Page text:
Scientists say they have developed a car that can run on water. The only catch: the water has to come from the Gulf of Mexico. That aside, it is interesting how the price of oil has gone from over $80 per barrel down below $70 per barrel, and, as best I can tell, the gas at the pump has perhaps come down a few cents. This is despite the Gulf of Mexico leak. As I seem to recall, in previous years any time there was the slightest bit of strife near the Nigerian oil fields, or an upcoming OPEC meeting, crude oil prices would rise $10 per barrel we would certainly see it the next morning at the local station. Apparently the potential slow down in the European economy and its impact around the world is overshadowing any lost supply concerns. Economics is an interesting topic when you see it every day in big numbers at the corner station.

How about this market?! The price of 5% MBS's, composed mostly of 5.25-5.625% 30-yr mortgages, is at or near all-time highs. What investor wants to pay 103 for a loan that is going to pay off in two months with another mini refi boom expected? Mortgage prices have been lagging for this very reason, as one would expect.

Any fears of the Federal Reserve rushing in soon and pushing for the sale of its $1 trillion+ MBS portfolio  appear unwarranted. At least this was pointed out in the release of the Fed minutes yesterday.

"Participants expressed a range of views on some of the details of a strategy for asset sales. Most participants favored deferring asset sales for some time. A majority preferred beginning asset sales some time after the first increase in the Federal Open Market Committee’s (FOMC) target for short-term interest rates. Such an approach would postpone any asset sales until the economic recovery was well established and would maintain short-term interest rates as the Committee’s key monetary policy tool. Other participants favored a strategy in which the Committee would soon announce a general schedule for future asset sales, with a date for the initiation of sales that would not necessarily be linked to the increase in the Committee’s interest rate target. A few preferred to begin sales relatively soon."

The Fed also helped the stock market out somewhat by including an updated economic outlook with upward revisions made to GDP for 2010 to a range of 3.2% to 3.7% from 2.8% to 3.5% in the January outlook. The unemployment rate was revised slightly lower to 9.1% to 9.5% from 9.5% to 9.7%.

Think about how far rates have come since early April, when the yield on the US 10-yr was sitting around 4%. We are now down well below 3.30%. Mortgage rates have certainly tagged along for the ride, and 30-yr rates are the lowest they've been in quite some time. From an investor's point of view, the agency MBS market now has a huge block of recent-issue lower coupons backed by very large low LTV loans to very good borrowers. Given underwriting guidelines are still tight, these loans, and the securities, are in position to exhibit traditional convexity behavior, and servicers and investors know this. 4.5% securities are at a price of 102 - a two point premium - which would normally spur refi's if it weren't for the fact that underwriting is tight and in many places equity is hard to come by.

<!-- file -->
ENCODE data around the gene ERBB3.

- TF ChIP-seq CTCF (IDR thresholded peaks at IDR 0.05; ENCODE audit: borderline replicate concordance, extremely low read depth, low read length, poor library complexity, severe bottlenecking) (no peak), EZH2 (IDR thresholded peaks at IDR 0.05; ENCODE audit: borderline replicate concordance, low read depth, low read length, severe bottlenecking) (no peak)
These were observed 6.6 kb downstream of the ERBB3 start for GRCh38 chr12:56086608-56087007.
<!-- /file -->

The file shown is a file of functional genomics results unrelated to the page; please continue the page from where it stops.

During the last few days I received several e-mails about the general state of broker business, especially in terms of licensing. It continued yesterday. Here are more comments:

"The historical default rates on loans from brokers have been proven to be worse than loans originated through the retail channel. That is argument enough."

"The reason LO's for federally regulated banks aren't being required to get licensed is because the banks already mandate annual training on RESPA, Reg Z, Reg X, HPA, Reg V, Gramm-Leach Bliley, Fair Housing, Reg B, HMDA, HOEPA, Money Laundering, on, and on, and on, as part of their overall compliance with federal regulations. If you want to see regulation, come to a bank."

"I, too, will see my customer in the grocery store the next day, and, being a loan rep in a bank, my pay is not based on the interest rate I charge, and I still work just as hard to get the borrower in the right program at the best rate."

"Many are to blame, but in my belief HVCC did not get rid of the group that is mainly responsible: the same realtors are selling homes, the same appraisers are appraising homes, the same mortgage company employees are creating the verifications etc. and so it continues.  The good news is many lenders have stepped up their QC process and the bad guys are fading away.  They must be going back to the used car lot or the aluminum siding company from where they cometh!"

A few days ago I mentioned "WBE's" - businesses owned by women, and potential grants or funding programs for them. I heard this back: "Your comment on WBE seems a non-sequitor - a little like sour grapes - and I was surprised. You are usually well researched but this is woefully inaccurate as to the process/standards for vetting Women's Business Enterprises. The process of certification is RIDICULOUS - they include site visits, birth certificates, resumes, etc. and are not easy to obtain. My firm has been trying to gain this certification for over a year.  We've provided everything, with the exception of a physical, and we are still waiting.  It's not easy or simple."